*Author's Note: In early April 2013, the US Postal Service announced plans to postpone implementation of its five-day mail delivery schedule based on recent feedback from US Government officials. Postmaster General Patrick R. Donahue has publicly called for Congress to allow USPS officials flexibility in designing a new delivery schedule in order to modify the organization’s current costly business model. While there is no certain future for immediate changes to US mail delivery schedules, today’s businesses need to familiarize themselves with the proposed changes NOW in order to adequately prepare for the potential impact on their business should a new delivery schedule be approved.
Within today’s ever-changing print and mail industry, the introduction of new technology to meet customer preferences has substantially impacted the way businesses and consumers alike send and receive mail. Based on continually declining physical mail delivery and subsequent loss in revenue, the US Postal Service (USPS) launched its strategic network realignment plan in July 2012 to improve profitability through the consolidation of more than 200 mail sites. Based on these proposed changes, US Congress officials requested the USPS spread out the site consolidations to lessen the impact on businesses and consumers and allow the government time to enact reforms capable of revitalizing USPS profits.
Due to current inaction from Congress and continually decreasing profits, the USPS recently announced its decision to discontinue Saturday mail delivery, starting in August 2013*, as an additional method of cost reductions. Although the overarching goal of the plan is to drive profits back up, the USPS hopes these newest efforts will help the organization return to solvency without dipping into the pockets of businesses and consumers.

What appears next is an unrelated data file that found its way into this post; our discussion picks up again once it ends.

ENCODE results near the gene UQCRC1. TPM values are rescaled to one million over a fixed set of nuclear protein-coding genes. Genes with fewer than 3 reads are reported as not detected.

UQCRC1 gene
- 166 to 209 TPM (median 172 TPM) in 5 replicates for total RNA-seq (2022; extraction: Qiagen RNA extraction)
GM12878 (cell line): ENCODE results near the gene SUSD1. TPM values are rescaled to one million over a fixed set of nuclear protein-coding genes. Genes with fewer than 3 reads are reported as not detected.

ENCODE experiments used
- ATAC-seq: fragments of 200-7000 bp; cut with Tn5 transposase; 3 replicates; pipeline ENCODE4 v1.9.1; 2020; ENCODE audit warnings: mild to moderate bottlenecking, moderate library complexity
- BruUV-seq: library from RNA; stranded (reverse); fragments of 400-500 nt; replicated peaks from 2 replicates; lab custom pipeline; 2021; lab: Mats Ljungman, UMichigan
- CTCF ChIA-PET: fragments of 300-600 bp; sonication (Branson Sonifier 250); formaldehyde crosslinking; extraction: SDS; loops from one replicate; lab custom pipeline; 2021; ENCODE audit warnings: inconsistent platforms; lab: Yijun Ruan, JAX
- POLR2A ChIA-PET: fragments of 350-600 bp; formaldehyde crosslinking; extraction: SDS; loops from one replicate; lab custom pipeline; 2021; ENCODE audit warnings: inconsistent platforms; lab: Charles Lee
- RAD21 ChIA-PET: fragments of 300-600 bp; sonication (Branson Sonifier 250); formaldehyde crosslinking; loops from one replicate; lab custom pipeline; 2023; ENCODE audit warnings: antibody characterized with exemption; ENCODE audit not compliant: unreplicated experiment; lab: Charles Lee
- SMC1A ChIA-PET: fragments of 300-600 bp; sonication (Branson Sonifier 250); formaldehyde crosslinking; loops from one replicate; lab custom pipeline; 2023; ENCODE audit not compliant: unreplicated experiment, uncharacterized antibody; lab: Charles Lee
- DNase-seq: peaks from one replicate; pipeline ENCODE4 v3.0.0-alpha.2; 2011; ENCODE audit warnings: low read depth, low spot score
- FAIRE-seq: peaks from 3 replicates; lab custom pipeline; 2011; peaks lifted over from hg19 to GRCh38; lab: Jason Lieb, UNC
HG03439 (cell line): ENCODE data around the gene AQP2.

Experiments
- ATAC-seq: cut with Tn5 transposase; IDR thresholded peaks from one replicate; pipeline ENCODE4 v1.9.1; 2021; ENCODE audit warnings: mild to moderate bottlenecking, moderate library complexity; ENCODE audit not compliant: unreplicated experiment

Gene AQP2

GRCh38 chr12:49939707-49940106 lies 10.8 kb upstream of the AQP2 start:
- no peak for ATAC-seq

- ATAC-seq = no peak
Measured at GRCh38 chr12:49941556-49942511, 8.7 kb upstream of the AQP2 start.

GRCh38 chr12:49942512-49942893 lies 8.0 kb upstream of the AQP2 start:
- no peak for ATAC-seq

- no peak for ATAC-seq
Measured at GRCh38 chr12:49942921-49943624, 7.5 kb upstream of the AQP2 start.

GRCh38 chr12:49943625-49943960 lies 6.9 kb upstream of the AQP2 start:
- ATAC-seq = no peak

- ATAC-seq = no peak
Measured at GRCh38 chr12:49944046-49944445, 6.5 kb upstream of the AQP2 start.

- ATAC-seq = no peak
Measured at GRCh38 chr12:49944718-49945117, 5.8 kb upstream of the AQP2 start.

From a transactional standpoint, many businesses are concerned what this next round of changes may mean for outgoing billing and incoming payments from customers moving forward. The migration to a five-day mailing cycle will require businesses and consumers to make several adjustments to adhere to the new pickup and delivery schedules.
Although the verdict is still out on what direct impacts businesses and consumers may experience, USPS officials urge both parties to educate themselves on what changes are coming in order to avoid any serious disruptions or problems.
Understanding the new delivery schedule
While the suggested changes to mail delivery may come as a shock to some, the decision to eliminate Saturday services was not a spur-of-the-moment idea. Since 2007, the USPS has seen a 37% decrease in first-class mail, which resulted in a $15.9 billion revenue loss in 2012 alone.
Beginning in August 2013*, the USPS’s new delivery schedule will take effect. The organization recently released a projected list of services expected to change, as well as those that will not require updates, to allow businesses and consumers to begin educating themselves on what they can expect moving forward.
New delivery schedule components
Mail Delivery: Delivery services available Monday through Friday.
- Post Offices: Post offices (PO) will remain open on Saturdays and continue to deliver mail to PO boxes as well.
- Package Delivery: Based on rising demand for package delivery as a result of continued e-commerce growth, Monday through Saturday package delivery services will continue as normal.
Based on these changes, the USPS currently projects an annual cost reduction of two billion dollars and an annual decrease of 45 million employee work hours.
While a recent poll from the USPS reports 80% of Americans support the new delivery schedule, there is still a great deal of concern as to how the new schedule will impact consumers and businesses. With less than six months* until the new delivery process takes effect, consider the potential impacts and determine what adjustments will be needed moving forward.
What should we expect?
From a transaction management standpoint, eliminating Saturday mail services could pose a substantial challenge to businesses that send bills and receive payment by physical mail. Adjustments will need to be made based on potential impacts—both minimal and major.